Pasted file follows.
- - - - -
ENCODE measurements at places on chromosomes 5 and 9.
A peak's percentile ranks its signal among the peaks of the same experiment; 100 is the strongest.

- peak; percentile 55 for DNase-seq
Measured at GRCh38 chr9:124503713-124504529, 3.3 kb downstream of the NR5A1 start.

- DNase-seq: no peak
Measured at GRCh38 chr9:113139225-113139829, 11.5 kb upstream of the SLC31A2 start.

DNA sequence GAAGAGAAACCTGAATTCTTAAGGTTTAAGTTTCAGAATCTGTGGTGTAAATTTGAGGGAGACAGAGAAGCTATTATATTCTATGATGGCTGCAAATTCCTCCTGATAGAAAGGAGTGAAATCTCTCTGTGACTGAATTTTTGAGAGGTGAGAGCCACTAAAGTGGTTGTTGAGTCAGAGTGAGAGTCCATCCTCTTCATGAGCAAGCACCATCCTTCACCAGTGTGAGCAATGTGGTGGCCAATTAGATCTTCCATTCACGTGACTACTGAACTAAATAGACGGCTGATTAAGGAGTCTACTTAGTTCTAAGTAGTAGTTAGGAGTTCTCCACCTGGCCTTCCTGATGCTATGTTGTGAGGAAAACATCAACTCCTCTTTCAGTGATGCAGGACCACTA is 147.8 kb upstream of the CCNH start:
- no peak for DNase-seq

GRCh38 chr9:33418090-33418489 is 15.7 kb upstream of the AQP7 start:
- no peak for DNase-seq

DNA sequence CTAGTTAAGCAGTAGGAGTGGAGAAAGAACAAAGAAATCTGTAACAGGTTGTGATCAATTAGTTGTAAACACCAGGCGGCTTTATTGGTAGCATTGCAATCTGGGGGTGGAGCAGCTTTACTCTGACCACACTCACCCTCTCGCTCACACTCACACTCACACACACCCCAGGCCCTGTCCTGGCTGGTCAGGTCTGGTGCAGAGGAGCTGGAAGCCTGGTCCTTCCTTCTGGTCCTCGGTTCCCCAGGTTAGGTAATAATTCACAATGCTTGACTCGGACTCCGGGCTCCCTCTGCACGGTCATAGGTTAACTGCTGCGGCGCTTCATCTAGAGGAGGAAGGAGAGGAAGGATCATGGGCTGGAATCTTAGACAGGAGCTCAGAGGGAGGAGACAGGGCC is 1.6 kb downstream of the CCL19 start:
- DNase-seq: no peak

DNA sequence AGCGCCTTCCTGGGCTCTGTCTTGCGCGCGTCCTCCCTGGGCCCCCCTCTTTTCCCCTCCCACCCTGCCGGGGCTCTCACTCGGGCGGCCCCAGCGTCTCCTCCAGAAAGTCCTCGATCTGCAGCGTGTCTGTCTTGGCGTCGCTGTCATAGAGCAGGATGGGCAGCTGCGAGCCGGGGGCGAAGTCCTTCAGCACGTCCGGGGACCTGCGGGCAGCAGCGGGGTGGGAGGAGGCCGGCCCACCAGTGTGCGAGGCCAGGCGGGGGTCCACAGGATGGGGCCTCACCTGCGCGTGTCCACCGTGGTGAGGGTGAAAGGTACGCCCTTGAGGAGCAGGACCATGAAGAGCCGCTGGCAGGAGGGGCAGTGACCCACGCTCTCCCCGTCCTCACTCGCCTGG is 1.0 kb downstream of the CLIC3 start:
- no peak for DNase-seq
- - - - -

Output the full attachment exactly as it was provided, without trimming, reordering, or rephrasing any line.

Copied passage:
ENCODE measurements at places on chromosomes 5 and 9.
A peak's percentile ranks its signal among the peaks of the same experiment; 100 is the strongest.

- peak; percentile 55 for DNase-seq
Measured at GRCh38 chr9:124503713-124504529, 3.3 kb downstream of the NR5A1 start.

- DNase-seq: no peak
Measured at GRCh38 chr9:113139225-113139829, 11.5 kb upstream of the SLC31A2 start.

DNA sequence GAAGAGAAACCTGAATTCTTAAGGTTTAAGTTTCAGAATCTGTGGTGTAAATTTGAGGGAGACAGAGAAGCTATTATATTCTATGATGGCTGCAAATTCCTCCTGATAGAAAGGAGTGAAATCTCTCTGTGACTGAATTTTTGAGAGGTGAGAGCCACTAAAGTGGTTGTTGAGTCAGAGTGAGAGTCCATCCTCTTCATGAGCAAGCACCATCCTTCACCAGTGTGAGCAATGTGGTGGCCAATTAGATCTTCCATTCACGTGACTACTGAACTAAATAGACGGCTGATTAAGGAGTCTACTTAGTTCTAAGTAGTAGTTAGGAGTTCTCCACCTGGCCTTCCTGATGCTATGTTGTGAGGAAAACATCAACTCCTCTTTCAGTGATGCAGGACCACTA is 147.8 kb upstream of the CCNH start:
- no peak for DNase-seq

GRCh38 chr9:33418090-33418489 is 15.7 kb upstream of the AQP7 start:
- no peak for DNase-seq

DNA sequence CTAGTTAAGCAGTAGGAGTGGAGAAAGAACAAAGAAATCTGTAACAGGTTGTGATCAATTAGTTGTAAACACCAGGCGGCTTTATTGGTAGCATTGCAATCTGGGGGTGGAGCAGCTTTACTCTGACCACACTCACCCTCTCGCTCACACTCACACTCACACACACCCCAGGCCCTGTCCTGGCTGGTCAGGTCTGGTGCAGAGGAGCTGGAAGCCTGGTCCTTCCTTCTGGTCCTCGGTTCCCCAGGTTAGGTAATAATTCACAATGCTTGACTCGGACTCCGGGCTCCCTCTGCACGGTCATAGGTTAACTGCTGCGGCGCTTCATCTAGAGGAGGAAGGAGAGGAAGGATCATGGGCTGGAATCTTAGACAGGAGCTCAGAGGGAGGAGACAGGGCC is 1.6 kb downstream of the CCL19 start:
- DNase-seq: no peak

DNA sequence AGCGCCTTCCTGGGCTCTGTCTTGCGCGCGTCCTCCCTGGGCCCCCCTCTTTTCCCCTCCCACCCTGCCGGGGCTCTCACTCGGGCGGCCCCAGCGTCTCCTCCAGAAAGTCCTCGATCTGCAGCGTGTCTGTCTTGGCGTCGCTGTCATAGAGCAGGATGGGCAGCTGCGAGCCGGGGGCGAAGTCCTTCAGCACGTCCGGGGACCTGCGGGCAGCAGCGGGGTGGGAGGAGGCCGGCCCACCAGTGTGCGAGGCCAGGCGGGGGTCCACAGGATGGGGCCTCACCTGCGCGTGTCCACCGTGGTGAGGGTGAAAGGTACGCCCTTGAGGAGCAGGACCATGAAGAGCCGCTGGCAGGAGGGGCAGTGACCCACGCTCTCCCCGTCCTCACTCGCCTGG is 1.0 kb downstream of the CLIC3 start:
- no peak for DNase-seq